John Donne's distinguished sonnet "Death, be not proud" was first published in 1633. This poem directly addresses death, challenging its perceived might and asserting that it holds no true power. He goes on to personify it as a figure and argues against its supposed dreadfulness, presenting an alternative perspective on mortality.
Death, be not proud, though some have called thee
Mighty and dreadful, for thou art not so;
For those whom thou think'st thou dost overthrow
Die not, poor Death, nor yet canst thou kill me.
From rest and sleep, which but thy pictures be,
Much pleasure; then from thee much more must flow,
And soonest our best men with thee do go,
Rest of their bones, and soul's delivery.
Thou art slave to fate, chance, kings, and desperate men,
And dost with poison, war, and sickness dwell,
And poppy or charms can make us sleep as well
And better than thy stroke; why swell'st thou then?
One short sleep past, we wake eternally
And death shall be no more; Death, thou shalt die.
Death be not Proud Poem Summary:
In "Death, be not proud," Donne personifies death, urging it not to be arrogant despite being regarded as formidable, chilling, and dreadful. The poet asserts that death does not truly conquer or annihilate individuals, as they continue to exist beyond its reach. Then he compares death to rest and sleep; they are actually images of death. He suggests death is more pleasing than these activities. Virtuous people die often, which means death is nothing but the resting of the body and the arrival of the soul in the afterlife.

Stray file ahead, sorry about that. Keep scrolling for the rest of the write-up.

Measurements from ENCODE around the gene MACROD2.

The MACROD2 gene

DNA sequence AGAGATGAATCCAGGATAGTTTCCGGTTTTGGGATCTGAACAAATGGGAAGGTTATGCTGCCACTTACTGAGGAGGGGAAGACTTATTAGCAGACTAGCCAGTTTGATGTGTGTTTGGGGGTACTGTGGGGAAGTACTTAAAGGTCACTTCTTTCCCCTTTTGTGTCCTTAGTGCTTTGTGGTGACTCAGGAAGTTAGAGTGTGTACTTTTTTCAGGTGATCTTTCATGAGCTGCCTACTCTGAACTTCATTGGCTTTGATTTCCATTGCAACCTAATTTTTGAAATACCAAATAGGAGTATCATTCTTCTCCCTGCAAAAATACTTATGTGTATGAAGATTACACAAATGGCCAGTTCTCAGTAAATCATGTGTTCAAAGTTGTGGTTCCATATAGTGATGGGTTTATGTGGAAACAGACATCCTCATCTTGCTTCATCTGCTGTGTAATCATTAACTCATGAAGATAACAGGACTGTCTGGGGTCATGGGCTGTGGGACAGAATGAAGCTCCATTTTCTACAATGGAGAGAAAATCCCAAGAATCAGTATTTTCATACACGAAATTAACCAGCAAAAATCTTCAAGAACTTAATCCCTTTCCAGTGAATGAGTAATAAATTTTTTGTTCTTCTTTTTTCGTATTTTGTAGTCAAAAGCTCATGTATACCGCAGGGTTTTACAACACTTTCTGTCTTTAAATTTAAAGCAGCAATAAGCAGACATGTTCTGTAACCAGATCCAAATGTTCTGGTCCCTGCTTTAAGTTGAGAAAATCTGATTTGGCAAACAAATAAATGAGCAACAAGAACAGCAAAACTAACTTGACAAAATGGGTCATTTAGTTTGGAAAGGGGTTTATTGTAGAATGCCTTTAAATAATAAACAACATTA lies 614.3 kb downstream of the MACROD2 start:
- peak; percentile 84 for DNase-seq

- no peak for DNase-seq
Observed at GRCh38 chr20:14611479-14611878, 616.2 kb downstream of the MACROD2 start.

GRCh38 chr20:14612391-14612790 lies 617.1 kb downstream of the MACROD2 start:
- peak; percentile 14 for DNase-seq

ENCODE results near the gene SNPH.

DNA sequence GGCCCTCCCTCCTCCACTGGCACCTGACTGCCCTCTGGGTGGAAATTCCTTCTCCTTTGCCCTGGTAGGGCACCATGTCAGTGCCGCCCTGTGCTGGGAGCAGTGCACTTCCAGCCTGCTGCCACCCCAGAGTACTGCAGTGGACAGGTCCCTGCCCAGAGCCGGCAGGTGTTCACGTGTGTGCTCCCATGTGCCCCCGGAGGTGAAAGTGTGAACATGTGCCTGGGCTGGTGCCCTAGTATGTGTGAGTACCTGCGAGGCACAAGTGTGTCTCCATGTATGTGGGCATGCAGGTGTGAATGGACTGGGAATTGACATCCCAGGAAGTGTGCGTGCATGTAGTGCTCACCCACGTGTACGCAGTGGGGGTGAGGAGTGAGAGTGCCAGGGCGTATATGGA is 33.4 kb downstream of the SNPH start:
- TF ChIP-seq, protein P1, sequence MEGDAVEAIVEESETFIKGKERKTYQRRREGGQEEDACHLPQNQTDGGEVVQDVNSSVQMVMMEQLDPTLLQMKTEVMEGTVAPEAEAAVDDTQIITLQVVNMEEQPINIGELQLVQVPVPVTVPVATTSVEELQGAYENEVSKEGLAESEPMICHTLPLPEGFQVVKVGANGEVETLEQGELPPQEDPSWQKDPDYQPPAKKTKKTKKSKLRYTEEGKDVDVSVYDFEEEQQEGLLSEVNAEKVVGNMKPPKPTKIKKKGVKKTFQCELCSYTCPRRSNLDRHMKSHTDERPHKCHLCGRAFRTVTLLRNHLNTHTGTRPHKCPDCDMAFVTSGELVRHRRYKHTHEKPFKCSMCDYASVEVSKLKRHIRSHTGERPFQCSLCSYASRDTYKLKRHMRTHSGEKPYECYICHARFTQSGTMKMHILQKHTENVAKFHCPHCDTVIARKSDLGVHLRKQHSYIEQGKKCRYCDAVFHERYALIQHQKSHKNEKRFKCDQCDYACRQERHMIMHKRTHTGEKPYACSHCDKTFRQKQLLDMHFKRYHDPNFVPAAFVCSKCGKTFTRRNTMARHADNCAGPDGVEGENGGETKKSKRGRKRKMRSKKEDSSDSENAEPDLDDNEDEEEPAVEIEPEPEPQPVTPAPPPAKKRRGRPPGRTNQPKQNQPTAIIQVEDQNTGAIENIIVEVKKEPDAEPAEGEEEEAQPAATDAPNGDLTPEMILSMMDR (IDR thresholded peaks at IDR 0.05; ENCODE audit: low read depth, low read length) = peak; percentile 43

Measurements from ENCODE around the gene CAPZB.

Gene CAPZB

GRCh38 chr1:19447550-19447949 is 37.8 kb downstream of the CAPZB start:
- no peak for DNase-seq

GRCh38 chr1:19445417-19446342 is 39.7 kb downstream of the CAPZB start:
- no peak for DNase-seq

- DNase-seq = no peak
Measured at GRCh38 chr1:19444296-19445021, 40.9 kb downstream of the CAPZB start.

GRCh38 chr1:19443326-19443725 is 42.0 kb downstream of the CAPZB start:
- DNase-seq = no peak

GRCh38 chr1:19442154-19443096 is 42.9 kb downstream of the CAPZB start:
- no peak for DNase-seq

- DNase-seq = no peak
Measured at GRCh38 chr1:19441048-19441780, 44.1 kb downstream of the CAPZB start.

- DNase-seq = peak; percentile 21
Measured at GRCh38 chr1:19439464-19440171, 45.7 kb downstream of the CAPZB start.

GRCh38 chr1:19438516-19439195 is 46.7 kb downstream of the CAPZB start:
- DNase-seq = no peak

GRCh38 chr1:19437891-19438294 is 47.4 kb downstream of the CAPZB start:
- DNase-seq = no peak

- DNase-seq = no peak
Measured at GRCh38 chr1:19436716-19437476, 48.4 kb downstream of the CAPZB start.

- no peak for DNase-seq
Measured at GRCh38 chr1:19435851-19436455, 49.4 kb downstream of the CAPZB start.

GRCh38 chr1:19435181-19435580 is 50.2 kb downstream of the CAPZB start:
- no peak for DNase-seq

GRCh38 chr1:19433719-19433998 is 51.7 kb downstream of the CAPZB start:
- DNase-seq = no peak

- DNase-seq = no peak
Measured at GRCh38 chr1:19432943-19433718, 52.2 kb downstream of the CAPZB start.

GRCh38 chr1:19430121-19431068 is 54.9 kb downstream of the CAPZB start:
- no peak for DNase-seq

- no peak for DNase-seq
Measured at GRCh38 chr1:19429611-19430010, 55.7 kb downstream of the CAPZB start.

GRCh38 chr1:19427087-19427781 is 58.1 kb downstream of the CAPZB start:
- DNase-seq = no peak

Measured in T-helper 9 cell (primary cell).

Death is not a king but only a slave to fate, chance, kings, and desperate men. Further, it depends on poison, war, and illness. So it's not only the death that we die. Drugs and magic spells are more effective than death when compared to taking rest. The poet, therefore, asks death that for all the following reasons, it can't be as proud as it looks.
For him, death is nothing but sleep between our life on earth and the eternal afterlife. Once death visits it's over and can't visit us another time. So he tells death that it's better for you to die instead of we do.
Citation: Donne, John and Shawcross, John T. "The complete poetry of John Donne". 1966: Garden city. N.Y. Anchor Books.
~ Literpretation Team for Education